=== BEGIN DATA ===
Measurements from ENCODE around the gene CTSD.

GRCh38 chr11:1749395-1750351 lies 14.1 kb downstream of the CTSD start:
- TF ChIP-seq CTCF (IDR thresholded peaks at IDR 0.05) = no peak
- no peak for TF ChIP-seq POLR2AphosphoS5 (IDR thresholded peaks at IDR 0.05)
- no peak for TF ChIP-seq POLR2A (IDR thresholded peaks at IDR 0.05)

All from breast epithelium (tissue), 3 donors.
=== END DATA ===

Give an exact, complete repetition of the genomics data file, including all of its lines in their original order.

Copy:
Measurements from ENCODE around the gene CTSD.

GRCh38 chr11:1749395-1750351 lies 14.1 kb downstream of the CTSD start:
- TF ChIP-seq CTCF (IDR thresholded peaks at IDR 0.05) = no peak
- no peak for TF ChIP-seq POLR2AphosphoS5 (IDR thresholded peaks at IDR 0.05)
- no peak for TF ChIP-seq POLR2A (IDR thresholded peaks at IDR 0.05)

All from breast epithelium (tissue), 3 donors.